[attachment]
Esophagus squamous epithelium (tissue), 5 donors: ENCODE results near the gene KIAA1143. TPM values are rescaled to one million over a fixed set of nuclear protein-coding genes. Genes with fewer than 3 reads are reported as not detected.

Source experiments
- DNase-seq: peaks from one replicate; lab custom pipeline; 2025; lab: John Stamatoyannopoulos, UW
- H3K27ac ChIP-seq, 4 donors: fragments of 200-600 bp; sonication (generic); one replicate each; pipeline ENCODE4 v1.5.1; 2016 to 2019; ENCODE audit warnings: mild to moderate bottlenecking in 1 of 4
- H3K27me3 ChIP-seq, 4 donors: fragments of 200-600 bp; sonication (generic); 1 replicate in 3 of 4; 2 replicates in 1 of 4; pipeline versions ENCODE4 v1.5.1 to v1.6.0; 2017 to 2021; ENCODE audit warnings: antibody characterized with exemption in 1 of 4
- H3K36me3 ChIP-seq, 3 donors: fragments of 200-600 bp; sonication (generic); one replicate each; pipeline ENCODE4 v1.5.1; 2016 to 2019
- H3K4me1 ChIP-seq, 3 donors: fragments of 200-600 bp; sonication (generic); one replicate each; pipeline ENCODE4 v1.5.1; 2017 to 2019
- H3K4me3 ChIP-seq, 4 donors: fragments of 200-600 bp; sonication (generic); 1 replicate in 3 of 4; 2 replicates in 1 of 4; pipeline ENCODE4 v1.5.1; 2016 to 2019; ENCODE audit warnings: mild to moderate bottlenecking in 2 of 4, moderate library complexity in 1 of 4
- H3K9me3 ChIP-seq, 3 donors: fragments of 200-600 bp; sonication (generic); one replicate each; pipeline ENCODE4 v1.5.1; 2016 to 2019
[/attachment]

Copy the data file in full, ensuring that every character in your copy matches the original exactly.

Esophagus squamous epithelium (tissue), 5 donors: ENCODE results near the gene KIAA1143. TPM values are rescaled to one million over a fixed set of nuclear protein-coding genes. Genes with fewer than 3 reads are reported as not detected.

Source experiments
- DNase-seq: peaks from one replicate; lab custom pipeline; 2025; lab: John Stamatoyannopoulos, UW
- H3K27ac ChIP-seq, 4 donors: fragments of 200-600 bp; sonication (generic); one replicate each; pipeline ENCODE4 v1.5.1; 2016 to 2019; ENCODE audit warnings: mild to moderate bottlenecking in 1 of 4
- H3K27me3 ChIP-seq, 4 donors: fragments of 200-600 bp; sonication (generic); 1 replicate in 3 of 4; 2 replicates in 1 of 4; pipeline versions ENCODE4 v1.5.1 to v1.6.0; 2017 to 2021; ENCODE audit warnings: antibody characterized with exemption in 1 of 4
- H3K36me3 ChIP-seq, 3 donors: fragments of 200-600 bp; sonication (generic); one replicate each; pipeline ENCODE4 v1.5.1; 2016 to 2019
- H3K4me1 ChIP-seq, 3 donors: fragments of 200-600 bp; sonication (generic); one replicate each; pipeline ENCODE4 v1.5.1; 2017 to 2019
- H3K4me3 ChIP-seq, 4 donors: fragments of 200-600 bp; sonication (generic); 1 replicate in 3 of 4; 2 replicates in 1 of 4; pipeline ENCODE4 v1.5.1; 2016 to 2019; ENCODE audit warnings: mild to moderate bottlenecking in 2 of 4, moderate library complexity in 1 of 4
- H3K9me3 ChIP-seq, 3 donors: fragments of 200-600 bp; sonication (generic); one replicate each; pipeline ENCODE4 v1.5.1; 2016 to 2019